Citi Art Advisory – stock market drop causes short term bounce and longer term fall

Citi Private Bank’s art advisory service senior vice-president Suzanne Gyorgy says that a prolonged economic downturn will take its toll. ‘A downturn in the equities markets often initially causes investors to turn to tangible assets. The art market can benefit from this turn to alternative investments with a bounce in the value, counter-cyclical to the equities markets.

‘However, a prolonged economic downturn in the equities markets will first result in a softening of the real estate market which is then followed by a downward adjustment in the art market.’

Asia undergoing structural change: more collectors

Still, the last few years’ robust pace of wealth creation is likely to have expanded the catchment of wealthy individuals globally for whom art is a passion, particularly in Asia. Christie’s own Asian sales are a testament to this. Last year, the firm’s Asian art division reported sales of US$654 million, a 49 per cent rise from 2006. Growth has been at a strong double digit clip since 2004.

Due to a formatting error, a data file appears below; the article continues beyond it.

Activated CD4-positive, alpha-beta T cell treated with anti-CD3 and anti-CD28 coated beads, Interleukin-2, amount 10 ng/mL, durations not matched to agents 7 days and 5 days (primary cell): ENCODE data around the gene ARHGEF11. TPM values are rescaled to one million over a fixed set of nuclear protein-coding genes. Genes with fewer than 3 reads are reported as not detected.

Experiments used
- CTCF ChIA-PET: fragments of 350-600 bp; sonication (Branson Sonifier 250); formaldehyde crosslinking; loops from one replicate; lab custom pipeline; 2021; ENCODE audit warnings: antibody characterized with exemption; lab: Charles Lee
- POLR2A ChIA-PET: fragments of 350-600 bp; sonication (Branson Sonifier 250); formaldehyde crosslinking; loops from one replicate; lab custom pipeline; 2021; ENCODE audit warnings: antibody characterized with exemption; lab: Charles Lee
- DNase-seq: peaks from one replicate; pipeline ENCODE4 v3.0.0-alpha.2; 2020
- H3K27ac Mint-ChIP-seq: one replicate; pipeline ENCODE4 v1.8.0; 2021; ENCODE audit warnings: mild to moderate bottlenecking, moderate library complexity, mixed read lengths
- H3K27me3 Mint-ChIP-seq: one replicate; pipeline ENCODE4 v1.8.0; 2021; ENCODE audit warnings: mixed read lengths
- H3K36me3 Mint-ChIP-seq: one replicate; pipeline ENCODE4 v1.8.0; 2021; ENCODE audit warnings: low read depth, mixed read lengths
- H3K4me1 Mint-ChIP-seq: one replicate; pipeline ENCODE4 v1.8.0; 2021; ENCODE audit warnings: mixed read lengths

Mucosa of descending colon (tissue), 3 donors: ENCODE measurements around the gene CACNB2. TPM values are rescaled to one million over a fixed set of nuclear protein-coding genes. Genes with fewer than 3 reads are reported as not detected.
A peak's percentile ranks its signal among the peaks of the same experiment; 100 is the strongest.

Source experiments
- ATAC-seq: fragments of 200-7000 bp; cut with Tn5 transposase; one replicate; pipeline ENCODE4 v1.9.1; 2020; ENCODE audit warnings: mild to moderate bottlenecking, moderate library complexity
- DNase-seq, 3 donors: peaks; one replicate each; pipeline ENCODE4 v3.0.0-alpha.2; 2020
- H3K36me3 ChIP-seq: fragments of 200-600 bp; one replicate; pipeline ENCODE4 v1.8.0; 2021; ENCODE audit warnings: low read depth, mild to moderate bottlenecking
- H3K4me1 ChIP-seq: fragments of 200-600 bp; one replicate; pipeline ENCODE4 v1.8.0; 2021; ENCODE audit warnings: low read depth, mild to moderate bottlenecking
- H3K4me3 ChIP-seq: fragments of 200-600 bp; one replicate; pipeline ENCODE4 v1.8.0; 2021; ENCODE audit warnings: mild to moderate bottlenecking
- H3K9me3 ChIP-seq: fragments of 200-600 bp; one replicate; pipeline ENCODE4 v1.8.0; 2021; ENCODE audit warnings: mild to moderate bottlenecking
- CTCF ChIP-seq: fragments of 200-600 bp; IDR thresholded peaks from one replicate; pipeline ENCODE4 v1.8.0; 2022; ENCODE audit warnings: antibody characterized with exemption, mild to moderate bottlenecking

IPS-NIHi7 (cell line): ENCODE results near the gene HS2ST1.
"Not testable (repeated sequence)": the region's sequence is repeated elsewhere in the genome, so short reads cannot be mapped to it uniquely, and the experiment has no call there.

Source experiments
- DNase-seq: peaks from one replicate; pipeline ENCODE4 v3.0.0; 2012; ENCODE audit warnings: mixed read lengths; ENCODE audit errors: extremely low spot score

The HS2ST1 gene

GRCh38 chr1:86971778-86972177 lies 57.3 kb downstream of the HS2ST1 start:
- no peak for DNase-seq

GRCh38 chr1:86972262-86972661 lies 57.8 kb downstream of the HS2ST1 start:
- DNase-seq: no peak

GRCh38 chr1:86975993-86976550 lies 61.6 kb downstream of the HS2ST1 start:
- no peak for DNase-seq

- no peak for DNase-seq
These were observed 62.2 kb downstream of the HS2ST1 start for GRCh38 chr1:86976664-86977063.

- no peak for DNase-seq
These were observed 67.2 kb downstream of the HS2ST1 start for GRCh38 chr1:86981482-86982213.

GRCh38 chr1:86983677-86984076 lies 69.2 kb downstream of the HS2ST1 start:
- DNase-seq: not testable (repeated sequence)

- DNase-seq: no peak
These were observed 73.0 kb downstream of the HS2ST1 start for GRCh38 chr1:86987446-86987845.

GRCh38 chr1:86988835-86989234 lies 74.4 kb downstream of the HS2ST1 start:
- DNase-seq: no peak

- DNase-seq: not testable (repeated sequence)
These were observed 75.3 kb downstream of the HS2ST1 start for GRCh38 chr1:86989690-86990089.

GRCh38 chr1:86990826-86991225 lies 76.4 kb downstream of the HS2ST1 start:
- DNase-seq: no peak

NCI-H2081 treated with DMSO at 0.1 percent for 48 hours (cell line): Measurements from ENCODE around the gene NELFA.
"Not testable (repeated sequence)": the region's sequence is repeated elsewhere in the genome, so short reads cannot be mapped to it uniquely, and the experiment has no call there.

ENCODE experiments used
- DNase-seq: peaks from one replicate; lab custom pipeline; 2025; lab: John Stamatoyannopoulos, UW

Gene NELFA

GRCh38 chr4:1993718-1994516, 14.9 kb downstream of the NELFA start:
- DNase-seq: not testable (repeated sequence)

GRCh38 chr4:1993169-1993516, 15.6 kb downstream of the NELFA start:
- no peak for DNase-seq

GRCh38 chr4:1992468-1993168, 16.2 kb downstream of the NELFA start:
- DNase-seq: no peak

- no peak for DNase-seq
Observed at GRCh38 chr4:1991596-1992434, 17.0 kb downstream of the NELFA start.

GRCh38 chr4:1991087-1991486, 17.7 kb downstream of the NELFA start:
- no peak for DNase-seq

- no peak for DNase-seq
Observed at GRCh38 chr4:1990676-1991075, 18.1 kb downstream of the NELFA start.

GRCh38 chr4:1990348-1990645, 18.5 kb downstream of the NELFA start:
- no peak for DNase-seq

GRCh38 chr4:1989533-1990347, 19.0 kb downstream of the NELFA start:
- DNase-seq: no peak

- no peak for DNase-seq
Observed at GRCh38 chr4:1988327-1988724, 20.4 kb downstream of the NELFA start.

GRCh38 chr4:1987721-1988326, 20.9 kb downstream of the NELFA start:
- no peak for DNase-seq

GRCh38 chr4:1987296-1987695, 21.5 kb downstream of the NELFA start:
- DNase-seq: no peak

Asian art showed broad uptrend even in Asian financial crisis

‘What is interesting about Asian art, from the period which includes the Asian financial crisis and a downturn in the West . . . global Asian art grew every year through that period. The broad trendline is up. This isn’t a surprise, because all the long-term economic indicators and information about this century is that it will be an Asian century,’ says Mr Foster.

He concedes that wealthy individuals may have sustained substantial losses in equities in recent months. ‘People need to recognise the losses in the context of the gains in the last three to four years. We’re talking about a tremendous, unprecedented increase in global wealth. It’s natural to have a correction.’

Citi Art Advisory predicts softening for mid value works

Citi’s Ms Gyorgy agrees. ‘Today, with the vast amount of newly created wealth across the globe, even after this recent economic turmoil, we are likely to continue to see record prices for the remaining top tier master works . . . by sought after artists, but expect to experience a softening in value for mid-level works.’